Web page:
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Blue Badges

Here at the PHA UK, we’ve had many calls and enquiries about Blue Badges over the years. There’s lots to get your head around, including what they are, how they help, how to claim them, and what to do if you are unsuccessful in your application.

Here, we aim to answer those questions and hopefully a few more – helping you access a really useful benefit that can make life with PH that little bit easier.

What is a Blue Badge?

In a nutshell, a Blue Badge give you exemption from some of the parking restrictions here in the UK and access to designated parking spaces (labelled as either ‘blue badge’ or ‘disabled’).

The badge is issued by your local council and can only be used if you are driving, or in the car. So if you are a passenger, the person driving is allowed to use it if it will benefit you – for example, to park closer to a destination.

Someone else can also use it if they are picking you up or dropping you off, but you can’t lend it  to someone to do shopping for you, for example. You must be in the car that’s using the badge.

You do not need to have a driving license or own a car to claim one.

Please note that if have a badge but no longer need it, you must return it to the council who issued it.

Do I have to pay for one?

A Blue Badge costs up to £10 in England and £20 in Scotland. It’s free in Wales.

They usually last up to 3 years, and you must reapply for a Blue Badge before your current one expires.

Who can get a Blue Badge?

There are a few ways you can qualify for a Blue Badge.

If you are already in receipt of the benefit Personal Independence Payment (PIP) (what used to be known as DLA) you are almost guaranteed to be approved due to the rigorous nature of the benefits application process.

There are certain unique circumstances where you may be refused, for example if you were able to walk hundreds of metres unaided without losing your breath – but for most of our members, this isn’t the case.

However, if you are not in receipt of PIP or DLA, but have considerable difficulty walking, you can certainly still apply, and we’d recommend you do. Just be prepared that you may need to prove that you meet their criteria, so you may require an assessment by a medical professional such as a physiotherapist or occupational therapist.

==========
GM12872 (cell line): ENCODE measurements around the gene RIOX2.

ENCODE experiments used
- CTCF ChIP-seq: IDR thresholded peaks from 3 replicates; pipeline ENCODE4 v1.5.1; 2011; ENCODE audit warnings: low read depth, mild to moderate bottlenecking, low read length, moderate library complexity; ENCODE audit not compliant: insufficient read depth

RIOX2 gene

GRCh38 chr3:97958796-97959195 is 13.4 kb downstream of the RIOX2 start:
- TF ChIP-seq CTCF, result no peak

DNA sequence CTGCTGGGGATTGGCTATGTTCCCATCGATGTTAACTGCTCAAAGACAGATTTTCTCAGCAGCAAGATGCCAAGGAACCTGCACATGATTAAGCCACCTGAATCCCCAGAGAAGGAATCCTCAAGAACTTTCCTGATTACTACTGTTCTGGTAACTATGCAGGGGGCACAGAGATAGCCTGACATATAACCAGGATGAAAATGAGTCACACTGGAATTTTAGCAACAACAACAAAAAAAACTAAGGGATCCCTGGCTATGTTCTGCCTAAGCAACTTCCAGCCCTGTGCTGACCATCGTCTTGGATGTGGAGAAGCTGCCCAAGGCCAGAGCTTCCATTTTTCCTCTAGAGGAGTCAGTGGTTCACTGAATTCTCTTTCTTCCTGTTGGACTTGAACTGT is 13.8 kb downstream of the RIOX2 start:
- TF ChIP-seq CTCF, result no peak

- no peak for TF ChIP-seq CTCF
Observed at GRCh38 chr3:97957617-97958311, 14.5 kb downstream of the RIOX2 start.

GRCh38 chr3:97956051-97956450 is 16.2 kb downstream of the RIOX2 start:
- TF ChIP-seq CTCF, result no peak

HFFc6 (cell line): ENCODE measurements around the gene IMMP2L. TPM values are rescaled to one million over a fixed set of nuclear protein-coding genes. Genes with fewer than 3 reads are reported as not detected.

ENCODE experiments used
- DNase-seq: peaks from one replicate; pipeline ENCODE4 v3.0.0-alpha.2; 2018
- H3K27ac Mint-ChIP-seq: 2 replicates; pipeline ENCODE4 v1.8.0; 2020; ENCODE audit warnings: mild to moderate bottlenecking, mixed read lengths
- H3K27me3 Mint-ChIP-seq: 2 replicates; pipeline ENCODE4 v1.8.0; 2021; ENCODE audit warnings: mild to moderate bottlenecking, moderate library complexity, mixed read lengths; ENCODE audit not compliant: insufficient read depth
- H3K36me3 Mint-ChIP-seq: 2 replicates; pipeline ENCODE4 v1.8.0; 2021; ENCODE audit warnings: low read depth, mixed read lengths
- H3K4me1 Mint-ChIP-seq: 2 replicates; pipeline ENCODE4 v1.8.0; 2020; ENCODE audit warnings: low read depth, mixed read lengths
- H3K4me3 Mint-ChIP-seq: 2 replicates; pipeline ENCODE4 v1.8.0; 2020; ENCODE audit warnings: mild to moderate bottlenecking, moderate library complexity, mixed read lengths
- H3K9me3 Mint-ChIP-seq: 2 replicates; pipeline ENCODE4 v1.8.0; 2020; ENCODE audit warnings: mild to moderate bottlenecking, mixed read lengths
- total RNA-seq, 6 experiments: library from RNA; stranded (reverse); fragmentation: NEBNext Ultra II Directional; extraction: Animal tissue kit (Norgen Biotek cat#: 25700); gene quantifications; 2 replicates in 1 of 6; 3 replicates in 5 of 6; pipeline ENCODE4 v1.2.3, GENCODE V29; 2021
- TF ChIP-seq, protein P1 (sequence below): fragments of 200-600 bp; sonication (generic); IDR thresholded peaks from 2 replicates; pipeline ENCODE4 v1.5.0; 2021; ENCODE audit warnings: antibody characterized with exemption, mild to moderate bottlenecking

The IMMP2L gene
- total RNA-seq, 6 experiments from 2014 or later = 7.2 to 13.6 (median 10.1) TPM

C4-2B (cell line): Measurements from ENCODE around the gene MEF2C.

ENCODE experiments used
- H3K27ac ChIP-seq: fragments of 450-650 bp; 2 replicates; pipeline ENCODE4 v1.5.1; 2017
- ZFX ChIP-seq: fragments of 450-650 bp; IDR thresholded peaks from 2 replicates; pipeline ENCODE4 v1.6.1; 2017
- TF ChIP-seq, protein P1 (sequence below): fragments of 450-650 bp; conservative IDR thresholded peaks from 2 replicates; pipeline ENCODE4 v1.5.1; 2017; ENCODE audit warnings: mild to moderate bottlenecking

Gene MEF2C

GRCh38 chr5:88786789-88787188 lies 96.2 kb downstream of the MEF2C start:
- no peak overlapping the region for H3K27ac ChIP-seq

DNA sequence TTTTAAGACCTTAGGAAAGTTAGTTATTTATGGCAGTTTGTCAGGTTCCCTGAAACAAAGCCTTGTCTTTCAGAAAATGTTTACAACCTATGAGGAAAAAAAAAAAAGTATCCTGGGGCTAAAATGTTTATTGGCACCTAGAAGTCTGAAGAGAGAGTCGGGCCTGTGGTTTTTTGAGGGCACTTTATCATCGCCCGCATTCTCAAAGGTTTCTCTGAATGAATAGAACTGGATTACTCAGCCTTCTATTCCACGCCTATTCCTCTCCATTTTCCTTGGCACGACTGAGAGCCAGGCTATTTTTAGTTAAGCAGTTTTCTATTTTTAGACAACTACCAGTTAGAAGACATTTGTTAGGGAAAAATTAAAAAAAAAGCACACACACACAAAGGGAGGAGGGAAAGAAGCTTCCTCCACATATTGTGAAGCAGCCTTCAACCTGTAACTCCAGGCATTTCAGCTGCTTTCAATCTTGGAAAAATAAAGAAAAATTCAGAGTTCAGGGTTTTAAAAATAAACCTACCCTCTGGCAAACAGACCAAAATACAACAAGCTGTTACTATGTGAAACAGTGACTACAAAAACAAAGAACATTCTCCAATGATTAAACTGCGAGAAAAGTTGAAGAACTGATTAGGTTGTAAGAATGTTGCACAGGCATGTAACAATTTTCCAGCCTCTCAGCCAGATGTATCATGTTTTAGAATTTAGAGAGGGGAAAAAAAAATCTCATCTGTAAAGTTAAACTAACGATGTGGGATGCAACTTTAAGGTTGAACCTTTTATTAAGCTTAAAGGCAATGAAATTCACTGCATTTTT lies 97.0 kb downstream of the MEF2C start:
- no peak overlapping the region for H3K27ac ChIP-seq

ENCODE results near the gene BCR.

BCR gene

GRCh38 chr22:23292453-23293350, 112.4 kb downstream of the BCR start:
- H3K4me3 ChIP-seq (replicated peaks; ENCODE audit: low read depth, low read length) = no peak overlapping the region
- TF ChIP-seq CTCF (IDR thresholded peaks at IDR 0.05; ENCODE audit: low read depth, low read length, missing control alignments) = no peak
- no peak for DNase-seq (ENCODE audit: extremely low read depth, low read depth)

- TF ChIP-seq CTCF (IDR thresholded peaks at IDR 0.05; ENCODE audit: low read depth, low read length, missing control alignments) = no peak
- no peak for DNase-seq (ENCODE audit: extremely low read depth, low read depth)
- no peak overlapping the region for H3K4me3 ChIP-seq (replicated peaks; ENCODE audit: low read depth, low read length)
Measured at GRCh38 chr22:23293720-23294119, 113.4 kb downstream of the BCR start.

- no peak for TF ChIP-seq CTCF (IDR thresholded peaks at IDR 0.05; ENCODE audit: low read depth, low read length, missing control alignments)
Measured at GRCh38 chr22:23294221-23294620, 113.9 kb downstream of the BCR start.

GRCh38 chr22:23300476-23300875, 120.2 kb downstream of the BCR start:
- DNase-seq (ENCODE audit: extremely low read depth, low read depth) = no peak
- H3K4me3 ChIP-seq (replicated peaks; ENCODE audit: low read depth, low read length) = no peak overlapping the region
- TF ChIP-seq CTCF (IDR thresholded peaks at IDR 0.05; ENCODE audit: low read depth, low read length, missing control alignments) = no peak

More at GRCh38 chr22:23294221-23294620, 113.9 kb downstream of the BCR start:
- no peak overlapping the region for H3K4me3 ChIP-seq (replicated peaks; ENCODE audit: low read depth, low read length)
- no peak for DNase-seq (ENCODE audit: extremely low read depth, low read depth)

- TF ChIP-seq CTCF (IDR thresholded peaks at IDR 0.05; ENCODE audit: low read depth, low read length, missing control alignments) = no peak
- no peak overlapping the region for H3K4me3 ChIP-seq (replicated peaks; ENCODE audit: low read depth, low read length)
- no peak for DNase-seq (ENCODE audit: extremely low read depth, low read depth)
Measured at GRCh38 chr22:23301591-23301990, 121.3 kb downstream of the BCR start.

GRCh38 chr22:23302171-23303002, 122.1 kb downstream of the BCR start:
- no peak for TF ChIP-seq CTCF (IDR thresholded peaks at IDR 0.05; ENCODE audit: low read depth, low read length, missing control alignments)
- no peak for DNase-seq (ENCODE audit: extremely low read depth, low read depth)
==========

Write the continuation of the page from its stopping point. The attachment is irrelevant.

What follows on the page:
You can also apply for a Blue Badge if you have a child under the age of 16 with a health condition that affects their mobility.

As well as difficulties caused by your PH, there are other ways you may qualify for a Blue Badge too. These include:

  • you have a severe disability in both arms which means you have considerable difficulty operating parking metres.
  • you often become extremely anxious or fearful of public or open spaces.

How to apply for a Blue Badge

The simplest way to apply is online at GOV.UK (you can renew your badge here too). You can apply for yourself, someone else, or an organisation.

Some councils also let you apply using a paper form – contact your local council to check as some will only allow you to do it online.

You must apply through your local council – your doctor can’t help you get a Blue Badge. Your local council might also arrange an appointment to visit you and they’ll let you know if this is the case.

You’ll need the following when applying for a badge:

  • a recent digital passport photo
  • proof of identity
  • proof of address
  • proof of any benefits you’re receiving
  • your National Insurance Number or (child reference number if you’re applying for someone under 16)

If you are renewing your badge you will need the number, expiry date, and local council listed on your current one.

How you pay will depend on your local council and if you live in Northern Ireland, you’ll need to apply in a different way.

How long can the process take?

A decision is usually made by your local council within 12 weeks.

How to appeal a refused claim

Your council should tell you why you’re not eligible for a Blue Badge.

You can ask them to reconsider your case if you do not think all the important information you provided was taken into account.

You can also reapply if your mobility problems become more serious.

Where you can park with your Blue Badge

Blue Badge holders are exempt from certain parking restrictions.  This means you can:

  • Park free of charge at on-street parking metres and in Pay and Display bays
  • Park on single or double yellow lines for up to 3 hours, except where there is a ban on loading or unloading.

Some local councils put additional restrictions on Blue Badge holders. You should check with the local council in the area you’re travelling to find out what their rules are. The scheme does not apply in certain boroughs in London, which offer their own parking concessions.

You can use your blue badge throughout the country, but we would advise checking what the local restrictions are if you are travelling out of your local area.

To find Blue Badge parking bays across the UK, check the GOV UK website.

TOP TIP

Some of our members tell us they find it upsetting and frustrating when they get ‘looks’ or comments from passers by when parking in Blue Badge bays. You may find displaying our bespoke sticker next to your badge a helpful way of communicating that not all disabilities are visible.

Useful links

This link takes you directly to the government website, where you can find out how your local council operates its Blue Badge scheme.

Use this link to contact your local Citizens’ Advice Bureau for support to complete your application form.

Apply for a disabled person’s bus pass using this link

Still got questions?

We’ll always do our best to help. Contact the PHA UK office team on 01709 761450 or email office@phauk.org